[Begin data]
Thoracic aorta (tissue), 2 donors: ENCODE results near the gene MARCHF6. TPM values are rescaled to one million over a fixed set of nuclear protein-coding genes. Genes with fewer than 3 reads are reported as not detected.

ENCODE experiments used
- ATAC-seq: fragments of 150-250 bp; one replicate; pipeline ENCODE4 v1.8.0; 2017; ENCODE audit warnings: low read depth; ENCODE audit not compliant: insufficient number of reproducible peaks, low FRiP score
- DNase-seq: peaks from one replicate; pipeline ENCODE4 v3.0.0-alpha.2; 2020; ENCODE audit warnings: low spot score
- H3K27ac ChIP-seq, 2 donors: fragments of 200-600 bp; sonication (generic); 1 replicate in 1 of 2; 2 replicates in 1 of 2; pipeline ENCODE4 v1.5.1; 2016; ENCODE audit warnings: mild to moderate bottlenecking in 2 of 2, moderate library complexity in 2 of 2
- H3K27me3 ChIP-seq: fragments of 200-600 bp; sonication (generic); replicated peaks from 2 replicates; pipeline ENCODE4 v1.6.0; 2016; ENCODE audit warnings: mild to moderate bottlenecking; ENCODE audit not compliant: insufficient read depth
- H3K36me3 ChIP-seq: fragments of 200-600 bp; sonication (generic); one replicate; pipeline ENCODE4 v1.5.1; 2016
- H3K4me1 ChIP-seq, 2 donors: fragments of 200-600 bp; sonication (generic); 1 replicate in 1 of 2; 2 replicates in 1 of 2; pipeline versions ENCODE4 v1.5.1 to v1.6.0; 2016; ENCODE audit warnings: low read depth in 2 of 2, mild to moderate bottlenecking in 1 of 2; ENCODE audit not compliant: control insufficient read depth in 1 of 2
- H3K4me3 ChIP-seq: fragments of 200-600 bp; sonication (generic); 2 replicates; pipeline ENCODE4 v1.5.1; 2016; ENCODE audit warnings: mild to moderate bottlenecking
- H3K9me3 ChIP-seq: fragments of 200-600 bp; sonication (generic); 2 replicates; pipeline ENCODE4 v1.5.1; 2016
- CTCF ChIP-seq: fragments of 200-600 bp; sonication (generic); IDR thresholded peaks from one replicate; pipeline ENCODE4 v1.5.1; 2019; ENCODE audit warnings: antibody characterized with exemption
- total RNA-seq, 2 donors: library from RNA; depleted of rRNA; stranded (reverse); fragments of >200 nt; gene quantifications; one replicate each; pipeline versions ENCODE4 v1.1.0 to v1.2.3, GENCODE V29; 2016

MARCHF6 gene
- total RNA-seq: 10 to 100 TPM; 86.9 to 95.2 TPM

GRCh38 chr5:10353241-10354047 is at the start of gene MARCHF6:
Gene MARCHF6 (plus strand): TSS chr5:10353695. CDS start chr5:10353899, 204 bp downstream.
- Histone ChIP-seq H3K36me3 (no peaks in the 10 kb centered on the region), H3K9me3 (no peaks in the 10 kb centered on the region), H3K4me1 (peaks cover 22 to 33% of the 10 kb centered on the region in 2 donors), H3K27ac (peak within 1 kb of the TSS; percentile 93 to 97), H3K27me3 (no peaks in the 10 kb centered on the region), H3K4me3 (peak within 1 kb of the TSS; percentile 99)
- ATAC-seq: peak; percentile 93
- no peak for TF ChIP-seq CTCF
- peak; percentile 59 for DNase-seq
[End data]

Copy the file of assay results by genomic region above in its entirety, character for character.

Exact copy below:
Thoracic aorta (tissue), 2 donors: ENCODE results near the gene MARCHF6. TPM values are rescaled to one million over a fixed set of nuclear protein-coding genes. Genes with fewer than 3 reads are reported as not detected.

ENCODE experiments used
- ATAC-seq: fragments of 150-250 bp; one replicate; pipeline ENCODE4 v1.8.0; 2017; ENCODE audit warnings: low read depth; ENCODE audit not compliant: insufficient number of reproducible peaks, low FRiP score
- DNase-seq: peaks from one replicate; pipeline ENCODE4 v3.0.0-alpha.2; 2020; ENCODE audit warnings: low spot score
- H3K27ac ChIP-seq, 2 donors: fragments of 200-600 bp; sonication (generic); 1 replicate in 1 of 2; 2 replicates in 1 of 2; pipeline ENCODE4 v1.5.1; 2016; ENCODE audit warnings: mild to moderate bottlenecking in 2 of 2, moderate library complexity in 2 of 2
- H3K27me3 ChIP-seq: fragments of 200-600 bp; sonication (generic); replicated peaks from 2 replicates; pipeline ENCODE4 v1.6.0; 2016; ENCODE audit warnings: mild to moderate bottlenecking; ENCODE audit not compliant: insufficient read depth
- H3K36me3 ChIP-seq: fragments of 200-600 bp; sonication (generic); one replicate; pipeline ENCODE4 v1.5.1; 2016
- H3K4me1 ChIP-seq, 2 donors: fragments of 200-600 bp; sonication (generic); 1 replicate in 1 of 2; 2 replicates in 1 of 2; pipeline versions ENCODE4 v1.5.1 to v1.6.0; 2016; ENCODE audit warnings: low read depth in 2 of 2, mild to moderate bottlenecking in 1 of 2; ENCODE audit not compliant: control insufficient read depth in 1 of 2
- H3K4me3 ChIP-seq: fragments of 200-600 bp; sonication (generic); 2 replicates; pipeline ENCODE4 v1.5.1; 2016; ENCODE audit warnings: mild to moderate bottlenecking
- H3K9me3 ChIP-seq: fragments of 200-600 bp; sonication (generic); 2 replicates; pipeline ENCODE4 v1.5.1; 2016
- CTCF ChIP-seq: fragments of 200-600 bp; sonication (generic); IDR thresholded peaks from one replicate; pipeline ENCODE4 v1.5.1; 2019; ENCODE audit warnings: antibody characterized with exemption
- total RNA-seq, 2 donors: library from RNA; depleted of rRNA; stranded (reverse); fragments of >200 nt; gene quantifications; one replicate each; pipeline versions ENCODE4 v1.1.0 to v1.2.3, GENCODE V29; 2016

MARCHF6 gene
- total RNA-seq: 10 to 100 TPM; 86.9 to 95.2 TPM

GRCh38 chr5:10353241-10354047 is at the start of gene MARCHF6:
Gene MARCHF6 (plus strand): TSS chr5:10353695. CDS start chr5:10353899, 204 bp downstream.
- Histone ChIP-seq H3K36me3 (no peaks in the 10 kb centered on the region), H3K9me3 (no peaks in the 10 kb centered on the region), H3K4me1 (peaks cover 22 to 33% of the 10 kb centered on the region in 2 donors), H3K27ac (peak within 1 kb of the TSS; percentile 93 to 97), H3K27me3 (no peaks in the 10 kb centered on the region), H3K4me3 (peak within 1 kb of the TSS; percentile 99)
- ATAC-seq: peak; percentile 93
- no peak for TF ChIP-seq CTCF
- peak; percentile 59 for DNase-seq